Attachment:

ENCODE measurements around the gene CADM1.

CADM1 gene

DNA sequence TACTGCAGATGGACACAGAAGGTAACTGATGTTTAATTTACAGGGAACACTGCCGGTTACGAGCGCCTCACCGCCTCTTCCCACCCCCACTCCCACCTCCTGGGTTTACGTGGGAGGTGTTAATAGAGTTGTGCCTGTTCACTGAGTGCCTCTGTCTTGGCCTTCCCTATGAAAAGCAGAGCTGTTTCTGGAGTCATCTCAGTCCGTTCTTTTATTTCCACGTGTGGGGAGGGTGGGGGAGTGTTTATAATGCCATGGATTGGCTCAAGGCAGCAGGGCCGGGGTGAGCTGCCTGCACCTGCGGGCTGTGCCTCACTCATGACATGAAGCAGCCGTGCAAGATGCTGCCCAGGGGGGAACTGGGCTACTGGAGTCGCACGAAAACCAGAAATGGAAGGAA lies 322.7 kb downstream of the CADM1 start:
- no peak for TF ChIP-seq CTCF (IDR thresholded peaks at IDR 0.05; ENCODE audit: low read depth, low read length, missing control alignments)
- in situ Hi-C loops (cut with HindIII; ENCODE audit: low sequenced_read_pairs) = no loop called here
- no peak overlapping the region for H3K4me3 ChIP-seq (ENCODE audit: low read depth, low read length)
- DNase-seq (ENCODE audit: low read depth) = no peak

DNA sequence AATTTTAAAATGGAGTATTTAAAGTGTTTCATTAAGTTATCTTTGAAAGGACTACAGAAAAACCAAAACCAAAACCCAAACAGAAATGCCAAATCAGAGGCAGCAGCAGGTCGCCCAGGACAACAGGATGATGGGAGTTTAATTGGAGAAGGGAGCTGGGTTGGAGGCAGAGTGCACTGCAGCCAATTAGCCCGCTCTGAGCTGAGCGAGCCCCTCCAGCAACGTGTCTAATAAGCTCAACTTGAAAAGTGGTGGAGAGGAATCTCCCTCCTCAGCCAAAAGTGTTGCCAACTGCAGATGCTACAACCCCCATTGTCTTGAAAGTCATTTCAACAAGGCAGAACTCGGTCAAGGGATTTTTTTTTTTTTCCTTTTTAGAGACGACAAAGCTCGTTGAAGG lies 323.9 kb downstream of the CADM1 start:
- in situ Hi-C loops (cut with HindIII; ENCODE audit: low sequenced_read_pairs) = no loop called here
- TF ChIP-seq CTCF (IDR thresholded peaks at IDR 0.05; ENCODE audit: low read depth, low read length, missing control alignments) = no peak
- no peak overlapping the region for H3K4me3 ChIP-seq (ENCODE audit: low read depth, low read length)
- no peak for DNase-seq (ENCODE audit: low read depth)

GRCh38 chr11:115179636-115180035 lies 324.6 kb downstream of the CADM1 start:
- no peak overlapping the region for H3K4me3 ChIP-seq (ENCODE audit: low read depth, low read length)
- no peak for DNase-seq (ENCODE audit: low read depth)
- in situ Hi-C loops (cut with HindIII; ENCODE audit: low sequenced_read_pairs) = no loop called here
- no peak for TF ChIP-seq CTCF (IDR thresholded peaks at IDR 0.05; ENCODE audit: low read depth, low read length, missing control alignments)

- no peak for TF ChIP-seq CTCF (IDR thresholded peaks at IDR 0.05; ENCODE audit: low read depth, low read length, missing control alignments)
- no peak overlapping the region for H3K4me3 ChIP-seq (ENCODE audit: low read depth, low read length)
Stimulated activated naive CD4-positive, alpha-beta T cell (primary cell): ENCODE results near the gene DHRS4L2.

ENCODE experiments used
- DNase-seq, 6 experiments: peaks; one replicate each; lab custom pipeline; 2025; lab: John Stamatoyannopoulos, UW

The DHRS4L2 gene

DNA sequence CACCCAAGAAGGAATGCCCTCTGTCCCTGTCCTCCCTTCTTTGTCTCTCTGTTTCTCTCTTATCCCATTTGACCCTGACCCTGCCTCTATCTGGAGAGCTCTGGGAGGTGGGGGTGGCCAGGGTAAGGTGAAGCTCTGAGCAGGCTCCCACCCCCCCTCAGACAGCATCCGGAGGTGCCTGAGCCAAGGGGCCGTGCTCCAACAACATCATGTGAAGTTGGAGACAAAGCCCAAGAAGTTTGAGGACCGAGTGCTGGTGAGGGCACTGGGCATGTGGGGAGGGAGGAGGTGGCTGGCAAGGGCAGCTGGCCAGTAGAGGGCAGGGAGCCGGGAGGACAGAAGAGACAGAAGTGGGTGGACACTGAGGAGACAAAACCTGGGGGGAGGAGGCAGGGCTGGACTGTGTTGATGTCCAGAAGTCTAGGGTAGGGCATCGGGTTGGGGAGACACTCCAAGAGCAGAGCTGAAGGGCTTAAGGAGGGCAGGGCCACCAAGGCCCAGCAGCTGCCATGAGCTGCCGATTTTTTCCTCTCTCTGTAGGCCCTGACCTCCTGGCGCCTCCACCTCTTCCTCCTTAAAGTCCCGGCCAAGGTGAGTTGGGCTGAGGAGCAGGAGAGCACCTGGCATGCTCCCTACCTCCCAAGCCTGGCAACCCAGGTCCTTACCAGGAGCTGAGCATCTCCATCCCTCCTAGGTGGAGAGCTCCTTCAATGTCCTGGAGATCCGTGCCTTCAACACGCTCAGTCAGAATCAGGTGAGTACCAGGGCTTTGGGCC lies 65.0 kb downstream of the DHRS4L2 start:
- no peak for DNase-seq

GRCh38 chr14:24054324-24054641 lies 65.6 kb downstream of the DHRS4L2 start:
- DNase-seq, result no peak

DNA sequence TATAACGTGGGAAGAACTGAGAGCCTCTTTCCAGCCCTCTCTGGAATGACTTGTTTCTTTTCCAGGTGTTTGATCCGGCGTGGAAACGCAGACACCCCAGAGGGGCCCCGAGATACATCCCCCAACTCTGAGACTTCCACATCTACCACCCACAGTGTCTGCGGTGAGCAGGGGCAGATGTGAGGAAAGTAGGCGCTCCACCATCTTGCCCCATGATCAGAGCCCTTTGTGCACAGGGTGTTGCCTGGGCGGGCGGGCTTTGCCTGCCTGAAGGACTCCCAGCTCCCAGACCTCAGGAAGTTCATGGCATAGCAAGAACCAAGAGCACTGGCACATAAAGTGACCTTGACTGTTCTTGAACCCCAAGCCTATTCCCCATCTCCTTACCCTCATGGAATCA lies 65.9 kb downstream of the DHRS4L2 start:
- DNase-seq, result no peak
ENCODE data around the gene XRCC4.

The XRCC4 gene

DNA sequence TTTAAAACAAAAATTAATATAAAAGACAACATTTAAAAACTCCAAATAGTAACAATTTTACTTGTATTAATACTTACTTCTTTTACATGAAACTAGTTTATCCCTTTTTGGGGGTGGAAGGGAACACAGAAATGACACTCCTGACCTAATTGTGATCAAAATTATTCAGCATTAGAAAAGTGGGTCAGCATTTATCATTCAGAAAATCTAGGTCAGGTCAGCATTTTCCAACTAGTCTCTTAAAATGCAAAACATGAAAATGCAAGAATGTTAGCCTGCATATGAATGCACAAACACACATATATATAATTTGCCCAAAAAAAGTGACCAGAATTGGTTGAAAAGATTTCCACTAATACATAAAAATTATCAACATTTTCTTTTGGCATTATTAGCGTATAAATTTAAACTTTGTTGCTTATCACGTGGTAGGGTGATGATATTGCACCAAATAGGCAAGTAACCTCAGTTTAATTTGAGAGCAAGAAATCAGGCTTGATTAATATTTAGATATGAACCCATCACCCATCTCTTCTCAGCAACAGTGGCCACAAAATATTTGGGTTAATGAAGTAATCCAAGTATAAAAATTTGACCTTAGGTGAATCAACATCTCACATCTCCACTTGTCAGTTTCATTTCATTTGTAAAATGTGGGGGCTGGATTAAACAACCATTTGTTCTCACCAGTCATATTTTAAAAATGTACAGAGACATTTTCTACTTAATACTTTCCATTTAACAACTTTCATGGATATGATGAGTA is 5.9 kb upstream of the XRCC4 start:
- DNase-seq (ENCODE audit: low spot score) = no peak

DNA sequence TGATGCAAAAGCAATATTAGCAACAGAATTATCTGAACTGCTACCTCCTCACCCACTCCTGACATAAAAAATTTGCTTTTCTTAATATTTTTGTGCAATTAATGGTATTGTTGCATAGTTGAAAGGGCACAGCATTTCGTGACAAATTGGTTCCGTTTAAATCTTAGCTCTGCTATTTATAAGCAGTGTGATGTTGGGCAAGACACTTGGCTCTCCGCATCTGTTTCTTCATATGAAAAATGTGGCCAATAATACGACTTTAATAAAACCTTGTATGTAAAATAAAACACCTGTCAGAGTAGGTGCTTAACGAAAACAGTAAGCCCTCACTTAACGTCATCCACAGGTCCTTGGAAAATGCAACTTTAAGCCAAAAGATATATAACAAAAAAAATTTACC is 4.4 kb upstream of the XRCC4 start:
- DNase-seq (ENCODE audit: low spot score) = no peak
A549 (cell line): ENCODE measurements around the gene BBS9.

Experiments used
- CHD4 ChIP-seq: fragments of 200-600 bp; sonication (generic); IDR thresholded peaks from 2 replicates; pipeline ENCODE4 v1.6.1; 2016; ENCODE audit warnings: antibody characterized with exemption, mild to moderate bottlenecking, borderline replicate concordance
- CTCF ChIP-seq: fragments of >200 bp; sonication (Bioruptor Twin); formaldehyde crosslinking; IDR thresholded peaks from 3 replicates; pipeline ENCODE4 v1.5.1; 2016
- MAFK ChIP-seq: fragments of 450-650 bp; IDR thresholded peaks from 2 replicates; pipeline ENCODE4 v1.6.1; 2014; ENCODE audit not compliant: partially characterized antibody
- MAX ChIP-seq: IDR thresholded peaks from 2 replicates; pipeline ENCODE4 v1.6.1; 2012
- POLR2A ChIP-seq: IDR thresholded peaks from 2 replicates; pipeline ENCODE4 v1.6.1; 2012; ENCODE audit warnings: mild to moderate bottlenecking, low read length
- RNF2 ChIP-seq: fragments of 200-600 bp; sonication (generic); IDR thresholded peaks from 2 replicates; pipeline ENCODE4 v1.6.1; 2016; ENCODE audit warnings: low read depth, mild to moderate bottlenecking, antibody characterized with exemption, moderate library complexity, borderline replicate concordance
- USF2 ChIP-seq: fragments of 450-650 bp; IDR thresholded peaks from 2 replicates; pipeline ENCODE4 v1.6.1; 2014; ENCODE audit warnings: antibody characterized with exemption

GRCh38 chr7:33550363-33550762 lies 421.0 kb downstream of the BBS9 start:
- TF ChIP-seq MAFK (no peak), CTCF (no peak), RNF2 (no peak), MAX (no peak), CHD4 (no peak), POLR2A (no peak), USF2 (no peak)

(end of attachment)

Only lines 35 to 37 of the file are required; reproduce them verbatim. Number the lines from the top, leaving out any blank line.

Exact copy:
- DNase-seq (ENCODE audit: low spot score) = no peak
A549 (cell line): ENCODE measurements around the gene BBS9.

Experiments used